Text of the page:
But ultimately the cooperative marketing efforts failed, and the TFBF collapsed by 1926. For the rest of the 1920s and into the 1930s farmers and ranchers did not have any representative organization. Not until 1933 did a new organization appear when the TFBF was reorganized into the Texas Agricultural Association. When the TAA affiliated again with the AFBF in 1939, the new TFBF was organized. In 1953 the annual convention rewrote the association's by laws and changed the name from the Texas Farm Bureau Federation to the Texas Farm Bureau. Membership drives were extremely successful, with membership rising from 7,000 (1945), 110,689 (1968), 313,568 (1983), to 320,000 (1990). While being represented by the AFBF on national economic and political issues, the TFB assumed leadership in the state, fighting for farmers and ranchers. Over the years the TFB supported such legislation as animal health, farm-to market roads, agricultural research and education, and feed, seed, and insecticide laws. But the TFB offered many other services to its membership. In 1944 the first medical insurance program began. Two years later, combining with other southern state bureaus, the TFB helped to form the Southern Farm Bureau Life Insurance Company and then the Southern Farm Bureau Casualty Insurance Company. In 1950 the TFB started the Texas Farm Bureau Insurance Company, which offered fire and extended coverage. This company was converted into the Texas Farm Mutual Insurance Company in 1958. In the 1960s marketing services were expanded to accelerate the sale of commodities to Europe as well as cattle and chickens within the United States. And the TFB sold its own products, such as the Safemark tires and batteries, to members. In addition to the annual conventions, the TFB offered members educational institutes and a radio program called the "Farm Bureau Roundup," beginning the 1950s. Another source of TFB information was the official publication, Texas Agriculture, starting in 1937 to 1985. In July 1985 two new publications replaced Texas Agriculture. Texas Neighbors was for all TFB members and families and contained information and news of general interest. Texas Agriculture Weekly was for those TFB members who had one or more commodities interests and contained news for commercial farmers and ranchers.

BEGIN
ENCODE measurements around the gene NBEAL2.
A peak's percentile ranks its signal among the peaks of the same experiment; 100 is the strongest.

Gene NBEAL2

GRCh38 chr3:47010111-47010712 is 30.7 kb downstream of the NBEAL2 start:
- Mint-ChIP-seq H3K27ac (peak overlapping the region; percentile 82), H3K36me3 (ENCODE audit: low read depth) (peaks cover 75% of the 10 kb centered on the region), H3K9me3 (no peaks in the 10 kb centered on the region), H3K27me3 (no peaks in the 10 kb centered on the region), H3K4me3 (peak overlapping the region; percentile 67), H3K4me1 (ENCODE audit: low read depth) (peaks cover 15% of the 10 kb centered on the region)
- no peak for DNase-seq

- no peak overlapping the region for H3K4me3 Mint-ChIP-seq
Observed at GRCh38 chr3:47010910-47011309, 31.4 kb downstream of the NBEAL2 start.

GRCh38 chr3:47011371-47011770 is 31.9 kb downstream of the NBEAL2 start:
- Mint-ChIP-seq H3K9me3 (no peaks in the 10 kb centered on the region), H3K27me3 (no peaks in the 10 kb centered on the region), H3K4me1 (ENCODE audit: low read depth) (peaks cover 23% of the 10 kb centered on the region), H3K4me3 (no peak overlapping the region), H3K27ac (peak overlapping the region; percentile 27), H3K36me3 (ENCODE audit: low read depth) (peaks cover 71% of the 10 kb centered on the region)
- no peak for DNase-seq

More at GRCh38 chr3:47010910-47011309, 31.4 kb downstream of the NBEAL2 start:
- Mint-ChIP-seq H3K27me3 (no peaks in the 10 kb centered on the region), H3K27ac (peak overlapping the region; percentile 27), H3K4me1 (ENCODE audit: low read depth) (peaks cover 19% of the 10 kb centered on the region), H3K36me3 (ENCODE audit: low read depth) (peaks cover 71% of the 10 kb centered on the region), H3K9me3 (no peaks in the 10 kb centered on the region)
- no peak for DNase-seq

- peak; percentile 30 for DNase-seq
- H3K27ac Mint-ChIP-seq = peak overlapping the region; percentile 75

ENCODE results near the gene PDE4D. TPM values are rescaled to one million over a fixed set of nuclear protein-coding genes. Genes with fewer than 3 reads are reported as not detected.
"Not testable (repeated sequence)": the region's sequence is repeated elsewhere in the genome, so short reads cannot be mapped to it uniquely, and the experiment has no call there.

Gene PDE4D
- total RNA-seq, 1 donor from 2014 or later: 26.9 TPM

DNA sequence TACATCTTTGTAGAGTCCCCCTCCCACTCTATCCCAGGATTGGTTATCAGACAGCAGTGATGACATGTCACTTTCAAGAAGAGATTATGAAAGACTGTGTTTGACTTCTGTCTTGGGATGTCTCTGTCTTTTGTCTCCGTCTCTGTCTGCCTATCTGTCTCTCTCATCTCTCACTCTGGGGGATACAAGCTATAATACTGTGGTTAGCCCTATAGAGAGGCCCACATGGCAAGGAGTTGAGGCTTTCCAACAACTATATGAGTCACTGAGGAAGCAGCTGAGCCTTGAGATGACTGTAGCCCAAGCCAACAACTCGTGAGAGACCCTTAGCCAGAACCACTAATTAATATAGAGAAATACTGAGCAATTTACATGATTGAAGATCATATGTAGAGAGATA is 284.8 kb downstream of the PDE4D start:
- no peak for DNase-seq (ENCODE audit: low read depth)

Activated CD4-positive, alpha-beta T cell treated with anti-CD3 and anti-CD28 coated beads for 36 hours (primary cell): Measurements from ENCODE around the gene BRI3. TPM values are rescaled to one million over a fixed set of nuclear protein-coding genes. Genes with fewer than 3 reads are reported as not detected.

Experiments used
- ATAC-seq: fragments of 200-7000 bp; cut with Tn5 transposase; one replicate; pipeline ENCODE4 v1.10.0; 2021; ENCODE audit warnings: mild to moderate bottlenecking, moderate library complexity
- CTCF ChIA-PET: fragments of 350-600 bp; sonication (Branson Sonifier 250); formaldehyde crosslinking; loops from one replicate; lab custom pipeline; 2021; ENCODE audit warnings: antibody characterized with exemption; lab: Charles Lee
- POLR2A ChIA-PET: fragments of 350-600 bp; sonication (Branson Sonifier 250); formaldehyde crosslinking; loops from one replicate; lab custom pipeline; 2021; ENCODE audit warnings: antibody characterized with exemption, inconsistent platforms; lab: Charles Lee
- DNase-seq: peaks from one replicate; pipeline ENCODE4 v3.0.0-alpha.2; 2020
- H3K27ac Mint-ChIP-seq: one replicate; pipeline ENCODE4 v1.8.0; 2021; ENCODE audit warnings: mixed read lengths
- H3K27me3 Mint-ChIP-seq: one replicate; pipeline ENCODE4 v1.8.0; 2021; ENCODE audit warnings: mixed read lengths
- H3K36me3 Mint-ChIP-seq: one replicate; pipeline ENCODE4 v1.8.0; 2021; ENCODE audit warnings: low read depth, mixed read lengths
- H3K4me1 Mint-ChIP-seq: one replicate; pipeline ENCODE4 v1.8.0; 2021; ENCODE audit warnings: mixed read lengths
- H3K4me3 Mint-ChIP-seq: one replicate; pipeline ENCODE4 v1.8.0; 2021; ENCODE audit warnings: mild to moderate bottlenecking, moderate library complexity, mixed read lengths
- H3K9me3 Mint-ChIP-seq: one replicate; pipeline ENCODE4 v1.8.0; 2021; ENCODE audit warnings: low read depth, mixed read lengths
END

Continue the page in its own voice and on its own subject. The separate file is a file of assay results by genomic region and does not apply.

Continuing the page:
In the 1990s the TFB had its headquarters in Waco. The county bureau remained the basic structure of the TFB and was responsible for charging membership dues and recruitment. Membership for 1994 was 290,000 in 211 county bureaus. Subsidiary organizations included Farm Bureau Insurance and Texas Agricultural Service Company. The TFB president was Bob Stallman of Columbus, and the executive director was Vernie Glasson of Waco.
Texas Agricultural Extension Service Historical Files, 1914–1970, Evans Library, Texas A&M University. John R. Wunder, At Home on the Range: Essays on the History of Western Social and Domestic Life (Westport, Connecticut: Greenwood Press, 1985). Vertical Files, Dolph Briscoe Center for American History, University of Texas at Austin.
The following, adapted from the Chicago Manual of Style, 15th edition, is the preferred citation for this article.Janet Schmelzer, "TEXAS FARM BUREAU," Handbook of Texas Online (http://www.tshaonline.org/handbook/online/articles/aat01), accessed September 30, 2014. Uploaded on June 15, 2010. Modified on September 4, 2013. Published by the Texas State Historical Association.